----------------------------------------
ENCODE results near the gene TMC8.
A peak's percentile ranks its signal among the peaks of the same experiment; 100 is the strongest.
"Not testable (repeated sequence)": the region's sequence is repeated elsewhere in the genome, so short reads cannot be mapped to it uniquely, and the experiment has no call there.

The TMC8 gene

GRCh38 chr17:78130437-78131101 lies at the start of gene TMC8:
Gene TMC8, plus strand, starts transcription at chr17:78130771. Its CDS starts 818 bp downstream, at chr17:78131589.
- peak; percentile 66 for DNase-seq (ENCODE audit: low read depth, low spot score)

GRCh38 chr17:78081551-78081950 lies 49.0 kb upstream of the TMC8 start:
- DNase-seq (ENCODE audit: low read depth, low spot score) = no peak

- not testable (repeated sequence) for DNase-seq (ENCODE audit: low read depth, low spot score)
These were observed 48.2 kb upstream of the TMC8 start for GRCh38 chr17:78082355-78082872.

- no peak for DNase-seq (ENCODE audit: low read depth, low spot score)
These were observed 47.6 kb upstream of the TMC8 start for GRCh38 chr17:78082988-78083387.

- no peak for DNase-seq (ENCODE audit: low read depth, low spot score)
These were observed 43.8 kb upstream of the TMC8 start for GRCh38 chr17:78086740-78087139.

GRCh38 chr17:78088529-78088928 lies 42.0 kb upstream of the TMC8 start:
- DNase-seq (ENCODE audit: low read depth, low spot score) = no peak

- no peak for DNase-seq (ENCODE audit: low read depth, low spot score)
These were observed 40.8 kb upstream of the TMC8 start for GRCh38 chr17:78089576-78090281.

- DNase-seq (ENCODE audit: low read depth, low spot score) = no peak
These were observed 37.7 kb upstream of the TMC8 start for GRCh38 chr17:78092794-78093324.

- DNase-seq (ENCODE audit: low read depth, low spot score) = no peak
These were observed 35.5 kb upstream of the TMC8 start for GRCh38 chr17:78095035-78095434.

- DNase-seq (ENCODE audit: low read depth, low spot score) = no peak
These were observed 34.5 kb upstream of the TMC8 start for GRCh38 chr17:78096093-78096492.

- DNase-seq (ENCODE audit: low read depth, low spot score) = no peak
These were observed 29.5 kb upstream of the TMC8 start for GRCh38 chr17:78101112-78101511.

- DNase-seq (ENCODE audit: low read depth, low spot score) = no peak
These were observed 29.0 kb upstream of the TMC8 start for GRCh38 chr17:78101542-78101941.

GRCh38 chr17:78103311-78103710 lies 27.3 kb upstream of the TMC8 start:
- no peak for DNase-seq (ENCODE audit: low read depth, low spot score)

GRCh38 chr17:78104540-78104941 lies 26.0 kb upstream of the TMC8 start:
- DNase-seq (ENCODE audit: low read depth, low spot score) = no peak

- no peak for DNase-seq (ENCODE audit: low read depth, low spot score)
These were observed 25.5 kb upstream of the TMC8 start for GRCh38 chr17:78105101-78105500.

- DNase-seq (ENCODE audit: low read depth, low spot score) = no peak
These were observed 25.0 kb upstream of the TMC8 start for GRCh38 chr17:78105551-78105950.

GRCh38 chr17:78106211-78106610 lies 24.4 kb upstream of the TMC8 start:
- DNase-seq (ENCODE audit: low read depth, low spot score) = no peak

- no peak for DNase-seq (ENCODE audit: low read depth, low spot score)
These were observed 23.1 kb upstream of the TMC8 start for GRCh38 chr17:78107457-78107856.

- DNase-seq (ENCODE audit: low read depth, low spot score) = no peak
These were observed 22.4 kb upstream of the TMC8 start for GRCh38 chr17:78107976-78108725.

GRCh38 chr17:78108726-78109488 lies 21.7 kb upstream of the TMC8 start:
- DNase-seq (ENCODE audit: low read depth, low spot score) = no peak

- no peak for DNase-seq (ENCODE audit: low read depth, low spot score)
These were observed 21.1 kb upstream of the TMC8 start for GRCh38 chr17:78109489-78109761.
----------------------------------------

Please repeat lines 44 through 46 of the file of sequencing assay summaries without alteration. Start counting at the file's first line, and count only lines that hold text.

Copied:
GRCh38 chr17:78108726-78109488 lies 21.7 kb upstream of the TMC8 start:
- DNase-seq (ENCODE audit: low read depth, low spot score) = no peak

- no peak for DNase-seq (ENCODE audit: low read depth, low spot score)